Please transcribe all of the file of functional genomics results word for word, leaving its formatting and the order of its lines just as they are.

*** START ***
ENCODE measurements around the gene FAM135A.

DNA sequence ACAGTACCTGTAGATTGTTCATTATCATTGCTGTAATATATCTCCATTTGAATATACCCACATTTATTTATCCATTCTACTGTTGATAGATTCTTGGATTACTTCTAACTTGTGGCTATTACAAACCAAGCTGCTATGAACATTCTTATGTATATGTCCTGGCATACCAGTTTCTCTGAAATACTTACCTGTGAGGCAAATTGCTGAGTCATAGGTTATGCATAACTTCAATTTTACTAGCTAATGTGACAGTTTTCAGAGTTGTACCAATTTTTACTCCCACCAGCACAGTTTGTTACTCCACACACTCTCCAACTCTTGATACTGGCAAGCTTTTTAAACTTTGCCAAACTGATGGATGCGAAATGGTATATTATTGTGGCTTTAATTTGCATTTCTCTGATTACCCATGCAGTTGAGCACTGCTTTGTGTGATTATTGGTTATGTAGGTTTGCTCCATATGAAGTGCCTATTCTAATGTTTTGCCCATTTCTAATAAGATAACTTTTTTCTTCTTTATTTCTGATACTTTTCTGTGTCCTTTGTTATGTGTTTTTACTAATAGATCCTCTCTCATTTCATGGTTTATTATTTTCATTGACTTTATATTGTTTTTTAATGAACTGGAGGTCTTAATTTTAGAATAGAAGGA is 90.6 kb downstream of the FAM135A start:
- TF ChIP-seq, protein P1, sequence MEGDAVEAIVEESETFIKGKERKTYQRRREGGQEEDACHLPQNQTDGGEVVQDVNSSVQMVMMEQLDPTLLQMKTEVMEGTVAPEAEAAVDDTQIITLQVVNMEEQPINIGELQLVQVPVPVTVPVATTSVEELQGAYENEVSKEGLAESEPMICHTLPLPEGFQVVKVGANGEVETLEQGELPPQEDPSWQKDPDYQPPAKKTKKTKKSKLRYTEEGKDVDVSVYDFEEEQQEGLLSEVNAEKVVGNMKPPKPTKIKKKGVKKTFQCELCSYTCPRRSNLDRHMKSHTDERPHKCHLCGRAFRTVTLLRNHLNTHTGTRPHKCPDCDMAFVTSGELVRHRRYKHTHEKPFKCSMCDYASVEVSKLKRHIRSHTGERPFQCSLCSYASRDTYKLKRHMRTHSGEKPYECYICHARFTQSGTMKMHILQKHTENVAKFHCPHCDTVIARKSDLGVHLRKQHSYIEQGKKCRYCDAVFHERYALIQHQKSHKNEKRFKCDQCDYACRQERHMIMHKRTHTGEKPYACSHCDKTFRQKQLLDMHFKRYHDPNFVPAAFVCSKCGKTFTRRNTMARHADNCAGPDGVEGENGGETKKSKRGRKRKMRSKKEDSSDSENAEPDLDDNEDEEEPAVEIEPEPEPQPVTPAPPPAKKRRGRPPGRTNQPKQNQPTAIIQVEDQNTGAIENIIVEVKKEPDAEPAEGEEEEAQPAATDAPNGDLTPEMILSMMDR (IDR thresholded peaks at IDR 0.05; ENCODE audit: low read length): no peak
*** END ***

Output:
ENCODE measurements around the gene FAM135A.

DNA sequence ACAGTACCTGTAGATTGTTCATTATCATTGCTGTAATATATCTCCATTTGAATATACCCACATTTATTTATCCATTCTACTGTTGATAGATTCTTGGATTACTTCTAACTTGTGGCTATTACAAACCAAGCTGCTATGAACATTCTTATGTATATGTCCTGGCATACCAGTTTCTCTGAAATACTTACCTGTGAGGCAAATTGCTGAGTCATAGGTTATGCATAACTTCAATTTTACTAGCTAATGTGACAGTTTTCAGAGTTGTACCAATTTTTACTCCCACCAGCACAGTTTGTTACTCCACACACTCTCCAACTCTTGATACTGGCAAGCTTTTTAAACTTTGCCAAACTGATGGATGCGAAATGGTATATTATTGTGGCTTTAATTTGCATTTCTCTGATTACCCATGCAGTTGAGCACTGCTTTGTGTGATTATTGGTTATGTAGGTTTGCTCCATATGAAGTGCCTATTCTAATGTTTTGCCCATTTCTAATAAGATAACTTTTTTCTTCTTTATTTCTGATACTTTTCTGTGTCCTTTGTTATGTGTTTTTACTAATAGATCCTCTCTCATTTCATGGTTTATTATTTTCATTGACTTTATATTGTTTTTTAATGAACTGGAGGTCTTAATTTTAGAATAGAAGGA is 90.6 kb downstream of the FAM135A start:
- TF ChIP-seq, protein P1, sequence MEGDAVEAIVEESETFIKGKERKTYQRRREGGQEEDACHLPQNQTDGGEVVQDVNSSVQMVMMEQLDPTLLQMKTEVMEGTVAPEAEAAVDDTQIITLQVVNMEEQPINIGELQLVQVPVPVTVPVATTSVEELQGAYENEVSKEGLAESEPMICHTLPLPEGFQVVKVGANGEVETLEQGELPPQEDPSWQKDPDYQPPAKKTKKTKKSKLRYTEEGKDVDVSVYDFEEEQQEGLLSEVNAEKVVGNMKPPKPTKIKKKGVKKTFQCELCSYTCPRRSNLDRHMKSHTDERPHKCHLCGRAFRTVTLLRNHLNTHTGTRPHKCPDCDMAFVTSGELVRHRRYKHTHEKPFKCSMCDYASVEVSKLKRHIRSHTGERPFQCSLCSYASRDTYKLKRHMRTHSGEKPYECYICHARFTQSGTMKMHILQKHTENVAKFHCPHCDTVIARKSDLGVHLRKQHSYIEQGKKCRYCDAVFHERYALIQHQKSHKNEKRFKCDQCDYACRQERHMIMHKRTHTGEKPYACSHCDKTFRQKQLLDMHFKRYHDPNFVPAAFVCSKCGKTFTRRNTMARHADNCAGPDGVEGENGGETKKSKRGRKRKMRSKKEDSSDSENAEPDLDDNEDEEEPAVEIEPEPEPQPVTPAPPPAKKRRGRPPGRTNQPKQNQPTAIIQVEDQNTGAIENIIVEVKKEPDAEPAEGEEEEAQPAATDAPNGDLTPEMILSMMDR (IDR thresholded peaks at IDR 0.05; ENCODE audit: low read length): no peak